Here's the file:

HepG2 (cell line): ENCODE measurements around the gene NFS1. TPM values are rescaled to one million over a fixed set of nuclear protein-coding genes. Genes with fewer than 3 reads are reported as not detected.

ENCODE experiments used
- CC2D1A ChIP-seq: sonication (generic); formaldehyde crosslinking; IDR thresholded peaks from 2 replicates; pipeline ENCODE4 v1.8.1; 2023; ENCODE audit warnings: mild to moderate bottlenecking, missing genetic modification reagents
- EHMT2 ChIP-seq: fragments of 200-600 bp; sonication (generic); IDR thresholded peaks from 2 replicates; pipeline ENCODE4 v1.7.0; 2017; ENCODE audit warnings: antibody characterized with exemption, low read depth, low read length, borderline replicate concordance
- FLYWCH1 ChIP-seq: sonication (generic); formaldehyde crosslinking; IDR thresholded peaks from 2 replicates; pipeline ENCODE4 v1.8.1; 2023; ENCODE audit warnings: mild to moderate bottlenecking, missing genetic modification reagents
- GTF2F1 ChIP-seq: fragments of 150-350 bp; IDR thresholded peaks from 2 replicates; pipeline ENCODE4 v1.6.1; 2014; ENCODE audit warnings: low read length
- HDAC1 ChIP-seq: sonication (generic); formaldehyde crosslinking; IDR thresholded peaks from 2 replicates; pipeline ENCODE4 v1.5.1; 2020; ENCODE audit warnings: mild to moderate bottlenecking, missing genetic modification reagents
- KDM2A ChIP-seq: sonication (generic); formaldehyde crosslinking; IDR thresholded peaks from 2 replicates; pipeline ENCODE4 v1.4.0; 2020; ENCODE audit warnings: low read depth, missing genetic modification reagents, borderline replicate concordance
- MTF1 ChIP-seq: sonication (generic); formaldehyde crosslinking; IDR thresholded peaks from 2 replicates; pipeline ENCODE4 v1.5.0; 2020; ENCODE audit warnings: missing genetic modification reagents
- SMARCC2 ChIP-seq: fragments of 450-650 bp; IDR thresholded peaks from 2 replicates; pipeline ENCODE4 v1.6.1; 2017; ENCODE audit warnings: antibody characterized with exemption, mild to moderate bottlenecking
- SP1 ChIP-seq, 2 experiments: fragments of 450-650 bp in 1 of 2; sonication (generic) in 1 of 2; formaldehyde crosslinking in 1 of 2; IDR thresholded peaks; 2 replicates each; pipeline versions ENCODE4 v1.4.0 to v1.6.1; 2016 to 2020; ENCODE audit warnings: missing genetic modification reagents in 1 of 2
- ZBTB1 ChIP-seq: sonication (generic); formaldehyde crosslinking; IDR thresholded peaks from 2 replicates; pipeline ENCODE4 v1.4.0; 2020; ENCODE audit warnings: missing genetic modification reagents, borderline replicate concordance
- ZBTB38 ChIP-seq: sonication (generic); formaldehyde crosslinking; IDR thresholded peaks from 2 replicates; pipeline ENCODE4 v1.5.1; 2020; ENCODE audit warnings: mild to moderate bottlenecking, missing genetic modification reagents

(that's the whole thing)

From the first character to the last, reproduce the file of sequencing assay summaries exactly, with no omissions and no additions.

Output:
HepG2 (cell line): ENCODE measurements around the gene NFS1. TPM values are rescaled to one million over a fixed set of nuclear protein-coding genes. Genes with fewer than 3 reads are reported as not detected.

ENCODE experiments used
- CC2D1A ChIP-seq: sonication (generic); formaldehyde crosslinking; IDR thresholded peaks from 2 replicates; pipeline ENCODE4 v1.8.1; 2023; ENCODE audit warnings: mild to moderate bottlenecking, missing genetic modification reagents
- EHMT2 ChIP-seq: fragments of 200-600 bp; sonication (generic); IDR thresholded peaks from 2 replicates; pipeline ENCODE4 v1.7.0; 2017; ENCODE audit warnings: antibody characterized with exemption, low read depth, low read length, borderline replicate concordance
- FLYWCH1 ChIP-seq: sonication (generic); formaldehyde crosslinking; IDR thresholded peaks from 2 replicates; pipeline ENCODE4 v1.8.1; 2023; ENCODE audit warnings: mild to moderate bottlenecking, missing genetic modification reagents
- GTF2F1 ChIP-seq: fragments of 150-350 bp; IDR thresholded peaks from 2 replicates; pipeline ENCODE4 v1.6.1; 2014; ENCODE audit warnings: low read length
- HDAC1 ChIP-seq: sonication (generic); formaldehyde crosslinking; IDR thresholded peaks from 2 replicates; pipeline ENCODE4 v1.5.1; 2020; ENCODE audit warnings: mild to moderate bottlenecking, missing genetic modification reagents
- KDM2A ChIP-seq: sonication (generic); formaldehyde crosslinking; IDR thresholded peaks from 2 replicates; pipeline ENCODE4 v1.4.0; 2020; ENCODE audit warnings: low read depth, missing genetic modification reagents, borderline replicate concordance
- MTF1 ChIP-seq: sonication (generic); formaldehyde crosslinking; IDR thresholded peaks from 2 replicates; pipeline ENCODE4 v1.5.0; 2020; ENCODE audit warnings: missing genetic modification reagents
- SMARCC2 ChIP-seq: fragments of 450-650 bp; IDR thresholded peaks from 2 replicates; pipeline ENCODE4 v1.6.1; 2017; ENCODE audit warnings: antibody characterized with exemption, mild to moderate bottlenecking
- SP1 ChIP-seq, 2 experiments: fragments of 450-650 bp in 1 of 2; sonication (generic) in 1 of 2; formaldehyde crosslinking in 1 of 2; IDR thresholded peaks; 2 replicates each; pipeline versions ENCODE4 v1.4.0 to v1.6.1; 2016 to 2020; ENCODE audit warnings: missing genetic modification reagents in 1 of 2
- ZBTB1 ChIP-seq: sonication (generic); formaldehyde crosslinking; IDR thresholded peaks from 2 replicates; pipeline ENCODE4 v1.4.0; 2020; ENCODE audit warnings: missing genetic modification reagents, borderline replicate concordance
- ZBTB38 ChIP-seq: sonication (generic); formaldehyde crosslinking; IDR thresholded peaks from 2 replicates; pipeline ENCODE4 v1.5.1; 2020; ENCODE audit warnings: mild to moderate bottlenecking, missing genetic modification reagents